United States District Court, E.D. Michigan, Southern Division
F. Cox District Judge.
ORDER GRANTING IN PART AND DENYING IN PART UNION
DEFENDANT'S MOTION TO COMPEL (DE 36) AND EXTENDING THE
DISPOSITIVE MOTION DEADLINE TO AUGUST 4, 2017
Anthony P. Patti UNITED STATES MAGISTRATE JUDGE.
matter is before the Court for consideration of
Defendant's motion to compel (DE 36), Plaintiff's
response (DE 39), Defendant's reply (DE 40), and the
parties' statements of resolved issues (DE 41 and 42).
For the reasons that follow, Defendant's motion is
GRANTED IN PART AND DENIED IN PART.
action involves a dispute between Plaintiff, Norfolk Southern
Railway Company (“NS”), and the only remaining
Defendant, International Association of Sheet M Air, Rail,
and Transportation Workers - Transportation Division
(“Union”), over whether NS's plan to use
crews based in Toledo, Ohio to implement new rail service
between Toledo and three Detroit Edison (“DTE”)
plants in Michigan violates the terms of their collective
bargaining agreement (“CBA”). The decision to use
Ohio-based crews apparently came as a shock to the Union
Defendants in Michigan.
dispute in this action is governed by the Railway Labor Act,
45 U.S.C. §§ 151-188 (“RLA”), which
differentiates between major and minor CBA disputes, with
minor disputes being subject to compulsory and binding
arbitration. In this matter, the Court must therefore
ultimately determine whether the instant action involves a
major or minor dispute. The Supreme Court has described the
test to determine whether a dispute is major or minor under
the RLA as follows:
Where an employer asserts a contractual right to take the
contested action, the ensuing dispute is minor if the action
is arguably justified by the terms of the parties'
collective-bargaining agreement. Where, in contrast, the
employer's claims are frivolous or obviously
insubstantial, the dispute is major.
Consol. Rail Corp. v. Ry. Labor Executives'
Ass'n, 491 U.S. 299, 307 (1989).
under these circumstances that Union Defendant has filed the
instant motion. The parties in this matter have engaged in
some discovery up to this point in time. The discovery matter
at issue involves NS's contract with DTE and NS's
internal emails relating to that contract. After the parties
entered into a stipulated confidentiality agreement, NS
provided the Union Defendant with heavily redacted versions
of both categories of documents. The Union Defendant asserts
that the documents are so heavily redacted that their use is
limited, and now seeks a Court order requiring NS to provide
opposes the motion, arguing that the redacted portions of the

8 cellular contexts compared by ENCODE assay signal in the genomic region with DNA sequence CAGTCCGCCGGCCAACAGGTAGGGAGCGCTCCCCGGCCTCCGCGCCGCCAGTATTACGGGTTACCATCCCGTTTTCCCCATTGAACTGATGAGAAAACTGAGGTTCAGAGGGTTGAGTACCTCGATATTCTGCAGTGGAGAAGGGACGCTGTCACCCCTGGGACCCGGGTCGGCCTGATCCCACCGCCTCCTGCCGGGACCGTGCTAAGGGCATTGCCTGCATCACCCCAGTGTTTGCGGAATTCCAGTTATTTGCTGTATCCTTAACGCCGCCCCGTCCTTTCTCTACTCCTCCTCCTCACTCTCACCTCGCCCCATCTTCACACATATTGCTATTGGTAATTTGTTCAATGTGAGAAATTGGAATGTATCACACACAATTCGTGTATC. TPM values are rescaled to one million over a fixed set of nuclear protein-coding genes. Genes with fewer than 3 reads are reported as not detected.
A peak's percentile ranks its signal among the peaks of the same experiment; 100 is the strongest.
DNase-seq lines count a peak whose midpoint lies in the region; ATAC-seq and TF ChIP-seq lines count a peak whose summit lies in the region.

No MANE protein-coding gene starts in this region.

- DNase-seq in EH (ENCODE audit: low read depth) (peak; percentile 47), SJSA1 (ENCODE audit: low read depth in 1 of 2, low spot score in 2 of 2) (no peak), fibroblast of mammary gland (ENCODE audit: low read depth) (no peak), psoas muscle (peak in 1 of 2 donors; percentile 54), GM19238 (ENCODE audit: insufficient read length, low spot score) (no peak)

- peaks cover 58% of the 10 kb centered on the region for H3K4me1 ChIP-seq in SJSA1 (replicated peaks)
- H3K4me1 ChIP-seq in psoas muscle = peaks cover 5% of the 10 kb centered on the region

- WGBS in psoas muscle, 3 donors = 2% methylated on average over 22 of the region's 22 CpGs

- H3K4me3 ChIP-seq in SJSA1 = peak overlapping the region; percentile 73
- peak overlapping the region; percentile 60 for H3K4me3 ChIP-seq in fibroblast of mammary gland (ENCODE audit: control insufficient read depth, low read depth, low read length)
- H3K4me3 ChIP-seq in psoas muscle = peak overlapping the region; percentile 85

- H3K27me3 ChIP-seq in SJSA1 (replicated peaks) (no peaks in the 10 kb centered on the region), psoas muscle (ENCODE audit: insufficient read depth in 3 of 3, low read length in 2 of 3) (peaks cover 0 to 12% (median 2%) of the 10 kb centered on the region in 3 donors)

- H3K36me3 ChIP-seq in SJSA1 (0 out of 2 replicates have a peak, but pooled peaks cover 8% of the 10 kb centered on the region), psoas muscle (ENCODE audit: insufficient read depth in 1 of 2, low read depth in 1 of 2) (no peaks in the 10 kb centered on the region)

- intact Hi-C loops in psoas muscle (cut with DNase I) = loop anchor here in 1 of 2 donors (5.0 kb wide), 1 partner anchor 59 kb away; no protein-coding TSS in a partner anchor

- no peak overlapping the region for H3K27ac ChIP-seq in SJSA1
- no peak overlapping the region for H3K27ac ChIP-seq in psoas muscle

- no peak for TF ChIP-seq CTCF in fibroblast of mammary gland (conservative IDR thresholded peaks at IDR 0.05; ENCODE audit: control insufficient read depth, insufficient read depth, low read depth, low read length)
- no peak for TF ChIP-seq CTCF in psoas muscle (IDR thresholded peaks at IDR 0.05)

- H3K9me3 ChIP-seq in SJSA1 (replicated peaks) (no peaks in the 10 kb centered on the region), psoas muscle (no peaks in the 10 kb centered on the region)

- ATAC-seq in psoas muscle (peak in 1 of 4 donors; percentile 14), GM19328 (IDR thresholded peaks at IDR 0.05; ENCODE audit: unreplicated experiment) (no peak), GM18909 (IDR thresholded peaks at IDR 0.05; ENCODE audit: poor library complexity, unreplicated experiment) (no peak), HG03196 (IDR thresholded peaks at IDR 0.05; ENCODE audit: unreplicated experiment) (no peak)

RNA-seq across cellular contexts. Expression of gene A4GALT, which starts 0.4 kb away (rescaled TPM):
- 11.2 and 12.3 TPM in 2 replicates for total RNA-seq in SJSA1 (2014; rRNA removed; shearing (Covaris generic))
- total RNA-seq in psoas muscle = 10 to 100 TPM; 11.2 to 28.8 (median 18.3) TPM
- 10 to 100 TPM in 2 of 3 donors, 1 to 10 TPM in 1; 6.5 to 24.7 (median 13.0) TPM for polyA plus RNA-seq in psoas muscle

documents are not relevant in the instant matter and could be
prejudicial if released. It points to the stipulated
confidentiality agreement, in which the Union Defendants
agreed to receive redacted versions of the DTE agreement, and
asserts that its production complied with both the Union
Defendant's discovery requests and the terms of the
matter came before me for a hearing on June 20, 2017, at
which both parties, through counsel, presented their
arguments. I took the matter under consideration and ordered
that NS provide redacted and unredacted versions of the
documents at issue for an in camera review. I
received those documents on June 26, 2017 and reviewed them
thoroughly. I will address each of the parties' arguments
scope of discovery, which permits a party to obtain
“any nonprivileged matter that is relevant to any
party's claim or defense and proportional to the needs of
the case, considering the importance of the issues at stake
in the action, the amount in controversy, the parties'
relative access to relevant information, the parties'
resources, the importance of the discovery in resolving the
issues, and whether the burden or expense of the proposed
discovery outweighs its likely benefit, ” is always
subject to being “limited by court order[, ]” and
thus, within the sound discretion of the court. Fed.R.Civ.P.
26(b)(1). The Court's discretion is broad. Bush v.
Dictaphone Corp., 161 F.3d 363, 367 (6th Cir. 1998).
Further, discovery is more liberal than even the trial
setting, as Rule 26(b) allows information that “need
not be admissible in evidence” to be discoverable.
Fed.R.Civ.P. 26(b)(1). However, the court must also balance
the “right to discovery with the need to prevent
‘fishing expeditions.'” Conti v. Am. Axle
& Mfg., Inc., 326 F. App'x 900, 907 (6th Cir.
2009) (quoting Bush, 161 F.3d at 367). Rule 37(a)
allows a party to move for an order compelling “an
answer, designation, production, or inspection” if the
opposing party has failed to provide a discovery response.